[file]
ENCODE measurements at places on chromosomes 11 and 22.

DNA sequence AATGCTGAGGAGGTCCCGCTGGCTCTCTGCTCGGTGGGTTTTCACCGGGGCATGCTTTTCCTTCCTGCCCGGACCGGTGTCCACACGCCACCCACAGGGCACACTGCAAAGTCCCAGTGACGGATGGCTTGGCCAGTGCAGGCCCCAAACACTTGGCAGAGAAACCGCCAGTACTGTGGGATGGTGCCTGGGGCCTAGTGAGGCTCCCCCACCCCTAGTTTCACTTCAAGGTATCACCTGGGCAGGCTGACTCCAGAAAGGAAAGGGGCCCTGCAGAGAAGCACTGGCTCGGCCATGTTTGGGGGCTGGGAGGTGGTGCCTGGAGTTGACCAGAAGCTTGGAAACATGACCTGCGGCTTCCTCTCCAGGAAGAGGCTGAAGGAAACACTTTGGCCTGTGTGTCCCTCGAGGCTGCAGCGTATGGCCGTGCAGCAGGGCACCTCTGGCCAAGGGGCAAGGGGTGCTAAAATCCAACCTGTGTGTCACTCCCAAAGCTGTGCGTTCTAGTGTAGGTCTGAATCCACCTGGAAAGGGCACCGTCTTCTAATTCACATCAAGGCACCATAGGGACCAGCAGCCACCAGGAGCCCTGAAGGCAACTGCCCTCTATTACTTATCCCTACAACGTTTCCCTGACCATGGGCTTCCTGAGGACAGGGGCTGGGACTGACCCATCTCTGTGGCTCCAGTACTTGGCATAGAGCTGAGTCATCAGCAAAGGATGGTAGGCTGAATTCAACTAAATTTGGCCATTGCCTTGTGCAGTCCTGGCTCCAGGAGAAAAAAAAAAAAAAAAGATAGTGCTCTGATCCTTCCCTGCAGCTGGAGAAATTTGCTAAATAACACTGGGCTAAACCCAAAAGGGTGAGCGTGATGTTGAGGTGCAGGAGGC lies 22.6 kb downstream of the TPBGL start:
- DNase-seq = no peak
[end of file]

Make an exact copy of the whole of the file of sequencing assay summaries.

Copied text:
ENCODE measurements at places on chromosomes 11 and 22.

DNA sequence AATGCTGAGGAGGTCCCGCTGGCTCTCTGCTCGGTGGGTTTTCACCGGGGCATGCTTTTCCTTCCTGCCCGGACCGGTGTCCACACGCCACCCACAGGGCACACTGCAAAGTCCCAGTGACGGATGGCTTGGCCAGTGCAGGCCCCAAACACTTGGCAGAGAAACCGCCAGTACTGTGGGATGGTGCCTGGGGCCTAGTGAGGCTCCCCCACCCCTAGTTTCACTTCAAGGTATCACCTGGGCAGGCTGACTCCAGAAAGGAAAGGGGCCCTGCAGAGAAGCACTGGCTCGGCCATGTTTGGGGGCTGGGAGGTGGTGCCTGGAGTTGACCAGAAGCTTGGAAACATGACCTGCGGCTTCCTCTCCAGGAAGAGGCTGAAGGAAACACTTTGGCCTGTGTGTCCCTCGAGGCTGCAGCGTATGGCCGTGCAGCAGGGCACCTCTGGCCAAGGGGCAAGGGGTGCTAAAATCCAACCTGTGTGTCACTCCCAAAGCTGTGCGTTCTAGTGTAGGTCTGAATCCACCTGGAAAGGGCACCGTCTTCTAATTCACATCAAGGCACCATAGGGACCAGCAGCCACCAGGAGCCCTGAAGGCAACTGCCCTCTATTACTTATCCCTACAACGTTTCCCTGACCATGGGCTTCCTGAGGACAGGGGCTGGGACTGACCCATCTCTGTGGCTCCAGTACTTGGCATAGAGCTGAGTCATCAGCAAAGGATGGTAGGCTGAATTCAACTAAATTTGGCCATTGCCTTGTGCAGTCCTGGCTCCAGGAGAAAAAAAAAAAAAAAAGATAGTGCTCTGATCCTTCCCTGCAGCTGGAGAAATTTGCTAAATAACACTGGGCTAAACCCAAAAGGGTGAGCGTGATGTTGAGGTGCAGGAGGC lies 22.6 kb downstream of the TPBGL start:
- DNase-seq = no peak